Needs lots of help
:thumbup:Hi deee to all,
Me and my husband are in the process of remodeling a 1950's wood frame home. My questions are on "tile". A friend of mine has given us a lot of tile. I would love to use it but not sure how...lol.. any whoo.. I would love to put it in the bathroom and kitchen (if I have enough). I know I'll have enough for the bathroom.. Anyway.. She's telling me that she's done tile and her son has for years and that all I have to do is put thin set on the NEW plywood floor we installed and then lay the tile.. Note: This is an old house setting up on blocks...The floor of the house is OLD tongue and groove real wood flooring. We put the plywood directlly over the old floor to firm the floor up. It might be important to know also that the orginal wood floor of the house is the only thing seperating the inside of the house from the "ground outside" there is NOTHING inbetween.
I'm thinking and have done some research and everything I've looked at is telling me that I "HAVE" to use backer board. Is this correct...? :huh:
My mind set is: This is our first house, We've already done soooo much work on it and I want it done right, and I'm NOT "cutting corners" just to get by or to speed up the process.
Question 2 is: Do you have to do anything special to tile a wall? I've seen different ones installing small tile on the wall in the kitchen and bathroom but it looks like to me they put the grout on the wall and just start laying tile...(no special backer board needed)... Is that all, to tile a wall? Can you use any size tile on the wall also?
Question 3: If you want a kitchen or any other room tiled, do you have the same steps as tiling a bathroom?
Tiled Challenged :jester:
i'm presently building a house and i'm in a dilemma of what king of galvanized roofing i will install. Whether the "ribtile" type or the "hi-rib type". Can you give your comments about this type of GI roofings?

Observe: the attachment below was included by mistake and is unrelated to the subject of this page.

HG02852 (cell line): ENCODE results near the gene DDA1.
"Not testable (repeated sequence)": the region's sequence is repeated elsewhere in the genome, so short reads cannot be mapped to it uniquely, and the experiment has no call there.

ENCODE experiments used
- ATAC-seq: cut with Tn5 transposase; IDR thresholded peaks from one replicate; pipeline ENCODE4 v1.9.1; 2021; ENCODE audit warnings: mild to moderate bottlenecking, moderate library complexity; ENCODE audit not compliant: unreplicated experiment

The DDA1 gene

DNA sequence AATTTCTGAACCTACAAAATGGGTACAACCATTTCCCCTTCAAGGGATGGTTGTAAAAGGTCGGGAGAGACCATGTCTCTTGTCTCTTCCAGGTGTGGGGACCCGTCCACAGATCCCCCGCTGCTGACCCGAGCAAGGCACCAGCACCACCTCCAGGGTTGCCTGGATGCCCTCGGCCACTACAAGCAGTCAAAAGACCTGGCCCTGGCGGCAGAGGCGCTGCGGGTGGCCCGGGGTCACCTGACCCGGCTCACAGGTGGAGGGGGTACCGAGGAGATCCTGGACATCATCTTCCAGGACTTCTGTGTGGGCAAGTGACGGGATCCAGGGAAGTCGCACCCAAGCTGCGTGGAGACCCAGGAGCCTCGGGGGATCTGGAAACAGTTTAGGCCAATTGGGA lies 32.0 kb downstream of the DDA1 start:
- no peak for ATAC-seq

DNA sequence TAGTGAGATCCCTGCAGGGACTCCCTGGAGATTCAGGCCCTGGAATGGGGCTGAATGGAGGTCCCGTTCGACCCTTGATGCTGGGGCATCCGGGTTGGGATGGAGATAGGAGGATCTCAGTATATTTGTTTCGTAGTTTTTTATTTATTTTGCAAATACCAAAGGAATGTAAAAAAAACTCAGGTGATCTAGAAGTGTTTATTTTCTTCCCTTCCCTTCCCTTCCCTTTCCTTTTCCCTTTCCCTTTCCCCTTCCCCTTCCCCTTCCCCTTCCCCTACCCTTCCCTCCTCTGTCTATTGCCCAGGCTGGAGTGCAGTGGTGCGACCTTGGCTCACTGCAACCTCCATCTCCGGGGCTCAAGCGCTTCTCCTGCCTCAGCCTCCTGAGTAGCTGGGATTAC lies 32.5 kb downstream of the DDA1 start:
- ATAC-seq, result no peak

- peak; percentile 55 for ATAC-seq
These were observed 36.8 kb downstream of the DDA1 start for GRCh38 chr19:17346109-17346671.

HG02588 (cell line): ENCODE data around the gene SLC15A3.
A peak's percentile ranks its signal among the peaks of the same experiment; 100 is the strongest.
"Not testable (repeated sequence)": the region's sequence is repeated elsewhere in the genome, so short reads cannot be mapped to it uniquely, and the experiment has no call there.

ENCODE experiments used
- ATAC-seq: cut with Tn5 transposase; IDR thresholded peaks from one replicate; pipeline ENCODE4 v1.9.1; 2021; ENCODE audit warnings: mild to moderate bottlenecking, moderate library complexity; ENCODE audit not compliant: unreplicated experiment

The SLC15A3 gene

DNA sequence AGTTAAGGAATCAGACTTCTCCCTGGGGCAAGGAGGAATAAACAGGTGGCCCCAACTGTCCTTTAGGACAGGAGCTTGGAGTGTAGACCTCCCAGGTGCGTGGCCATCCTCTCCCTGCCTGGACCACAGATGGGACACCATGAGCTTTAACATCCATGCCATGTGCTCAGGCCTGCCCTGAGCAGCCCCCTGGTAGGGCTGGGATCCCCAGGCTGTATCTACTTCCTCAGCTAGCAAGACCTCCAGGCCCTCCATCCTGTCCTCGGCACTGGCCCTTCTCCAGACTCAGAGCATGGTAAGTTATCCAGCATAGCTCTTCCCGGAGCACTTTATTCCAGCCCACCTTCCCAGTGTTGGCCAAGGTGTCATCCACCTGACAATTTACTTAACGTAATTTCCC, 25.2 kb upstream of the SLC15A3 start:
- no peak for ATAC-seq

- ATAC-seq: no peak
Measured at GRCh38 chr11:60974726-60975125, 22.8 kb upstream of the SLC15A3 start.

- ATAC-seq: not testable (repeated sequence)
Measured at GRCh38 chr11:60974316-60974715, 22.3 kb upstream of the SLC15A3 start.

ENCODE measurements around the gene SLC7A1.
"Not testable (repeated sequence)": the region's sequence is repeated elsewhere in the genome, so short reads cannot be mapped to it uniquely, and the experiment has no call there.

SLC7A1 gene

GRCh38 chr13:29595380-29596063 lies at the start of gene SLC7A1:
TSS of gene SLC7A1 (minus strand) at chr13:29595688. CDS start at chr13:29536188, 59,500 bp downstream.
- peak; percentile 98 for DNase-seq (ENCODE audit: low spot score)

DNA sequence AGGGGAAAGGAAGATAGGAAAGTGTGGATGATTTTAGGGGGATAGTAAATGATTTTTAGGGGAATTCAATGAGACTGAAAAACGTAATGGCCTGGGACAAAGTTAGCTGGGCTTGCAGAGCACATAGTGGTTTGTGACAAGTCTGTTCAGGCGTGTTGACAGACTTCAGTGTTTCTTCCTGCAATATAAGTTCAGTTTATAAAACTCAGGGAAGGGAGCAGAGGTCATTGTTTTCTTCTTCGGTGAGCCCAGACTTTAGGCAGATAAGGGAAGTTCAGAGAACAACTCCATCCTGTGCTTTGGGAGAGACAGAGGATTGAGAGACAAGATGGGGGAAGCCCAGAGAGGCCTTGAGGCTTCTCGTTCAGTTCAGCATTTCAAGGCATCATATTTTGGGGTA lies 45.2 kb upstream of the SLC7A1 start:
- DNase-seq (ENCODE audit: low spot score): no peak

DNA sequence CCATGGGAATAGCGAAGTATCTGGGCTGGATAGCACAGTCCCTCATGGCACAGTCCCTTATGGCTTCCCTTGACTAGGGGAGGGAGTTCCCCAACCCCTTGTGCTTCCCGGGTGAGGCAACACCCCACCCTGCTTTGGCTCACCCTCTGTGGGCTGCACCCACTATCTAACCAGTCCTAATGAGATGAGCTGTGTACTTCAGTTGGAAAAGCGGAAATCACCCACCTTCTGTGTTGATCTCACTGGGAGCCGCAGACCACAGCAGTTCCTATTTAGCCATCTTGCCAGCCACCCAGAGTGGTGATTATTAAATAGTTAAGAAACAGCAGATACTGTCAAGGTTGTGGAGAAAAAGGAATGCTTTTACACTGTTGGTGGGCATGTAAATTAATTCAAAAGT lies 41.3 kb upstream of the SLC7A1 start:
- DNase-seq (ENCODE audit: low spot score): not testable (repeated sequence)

Yep, post the question in the roofing section!!!!
You are absolutely correct, do not install directly over plywood, needs to have a backer. There are a lot of variables to making a long lasting floor that need to be figured before u start,
1) Floor Joist size,spacing, and span for deflection
2) Thickness of plywood subfloor and how many layers deflection again
3) Type of tile ( Ceramic, Porcelain, Natural Stone)
My standard construction: ( Assuming Jost Spacing and Spans r ok)
1) 3/4" Plywood nailed to joists
2) 5/8" Plywood field nailed independant of floor joists 3/4" if there is room
3) Install 1/4" Hardibacker with Modified thinset w/ 1/4" x 1/4" notched trowel nail off 8" oc field and 6" oc edge pattern
4)Tile floor using modified thinset, and never mastic.
Very simplified but u get the idea.
As for bathrooms, never use greenboard as a substrate for tile in a wet area such as a tub Surround, or shower stall. Use Denshield, DensGuard, Or similar product. I always use a Waterproofing membrane ( Such as Redguard, or WaterTite) to address my joints in the substrate. I dont endorse the use of mastic here either, but some may argue that point I only use thinset. Tile bath wall wainscoat I will occasionally use mastic.
Tile over drywall, I prefer to have it primed prior to install, just the way I was taught, I do really know if it matters or not, just a quirk that in 15 years I have never questioned, and never had a problem with the install.
Hope this helps !!!!!!
Thanks so much I knew it was not as simple and grout and tile. That floor (house) is old and would flex when you walked on it. We put, I think 5/8 plywood down and that helped a lot. I know the house is soild because as we were working on it we found many heart of pine 2x4's for studs and the outside siding is cypress lap siding... It's going to be a great strong little house. Thanks for the help
The only thing I would add to what Trace said is to make sure to offset the joints in the backerboard (esp. avoiding 4 corners meeting up) and tape the joints with fiberglass mesh tape and seal with thinset. To do this, just put down the mesh tape and skim coat thinset over it using a 4"-8" drywall knife. Allow to dry for 24hrs., then tile away.
Also (and this is just a matter of preference) I use Rock-On screws rather than nails to put the backerboard down.
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